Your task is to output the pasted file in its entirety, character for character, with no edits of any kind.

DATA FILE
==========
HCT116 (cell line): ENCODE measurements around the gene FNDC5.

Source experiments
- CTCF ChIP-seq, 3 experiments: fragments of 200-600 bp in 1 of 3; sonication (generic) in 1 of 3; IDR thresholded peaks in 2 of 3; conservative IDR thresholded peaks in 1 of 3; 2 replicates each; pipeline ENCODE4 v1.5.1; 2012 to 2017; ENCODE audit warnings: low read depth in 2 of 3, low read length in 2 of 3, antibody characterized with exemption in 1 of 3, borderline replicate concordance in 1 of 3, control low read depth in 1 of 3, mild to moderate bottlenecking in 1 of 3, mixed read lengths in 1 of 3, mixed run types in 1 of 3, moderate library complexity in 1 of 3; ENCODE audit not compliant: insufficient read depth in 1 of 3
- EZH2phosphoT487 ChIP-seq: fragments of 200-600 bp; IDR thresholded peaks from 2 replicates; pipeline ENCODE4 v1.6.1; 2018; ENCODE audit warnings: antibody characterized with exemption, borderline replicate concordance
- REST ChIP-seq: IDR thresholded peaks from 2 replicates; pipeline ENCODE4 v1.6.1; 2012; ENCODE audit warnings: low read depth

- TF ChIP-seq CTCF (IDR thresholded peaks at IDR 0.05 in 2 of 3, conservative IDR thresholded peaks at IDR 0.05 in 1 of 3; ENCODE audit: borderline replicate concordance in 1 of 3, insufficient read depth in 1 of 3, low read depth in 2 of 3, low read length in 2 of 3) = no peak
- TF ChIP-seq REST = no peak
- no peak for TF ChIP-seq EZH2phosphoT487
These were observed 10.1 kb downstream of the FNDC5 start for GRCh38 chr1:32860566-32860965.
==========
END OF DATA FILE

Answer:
HCT116 (cell line): ENCODE measurements around the gene FNDC5.

Source experiments
- CTCF ChIP-seq, 3 experiments: fragments of 200-600 bp in 1 of 3; sonication (generic) in 1 of 3; IDR thresholded peaks in 2 of 3; conservative IDR thresholded peaks in 1 of 3; 2 replicates each; pipeline ENCODE4 v1.5.1; 2012 to 2017; ENCODE audit warnings: low read depth in 2 of 3, low read length in 2 of 3, antibody characterized with exemption in 1 of 3, borderline replicate concordance in 1 of 3, control low read depth in 1 of 3, mild to moderate bottlenecking in 1 of 3, mixed read lengths in 1 of 3, mixed run types in 1 of 3, moderate library complexity in 1 of 3; ENCODE audit not compliant: insufficient read depth in 1 of 3
- EZH2phosphoT487 ChIP-seq: fragments of 200-600 bp; IDR thresholded peaks from 2 replicates; pipeline ENCODE4 v1.6.1; 2018; ENCODE audit warnings: antibody characterized with exemption, borderline replicate concordance
- REST ChIP-seq: IDR thresholded peaks from 2 replicates; pipeline ENCODE4 v1.6.1; 2012; ENCODE audit warnings: low read depth

- TF ChIP-seq CTCF (IDR thresholded peaks at IDR 0.05 in 2 of 3, conservative IDR thresholded peaks at IDR 0.05 in 1 of 3; ENCODE audit: borderline replicate concordance in 1 of 3, insufficient read depth in 1 of 3, low read depth in 2 of 3, low read length in 2 of 3) = no peak
- TF ChIP-seq REST = no peak
- no peak for TF ChIP-seq EZH2phosphoT487
These were observed 10.1 kb downstream of the FNDC5 start for GRCh38 chr1:32860566-32860965.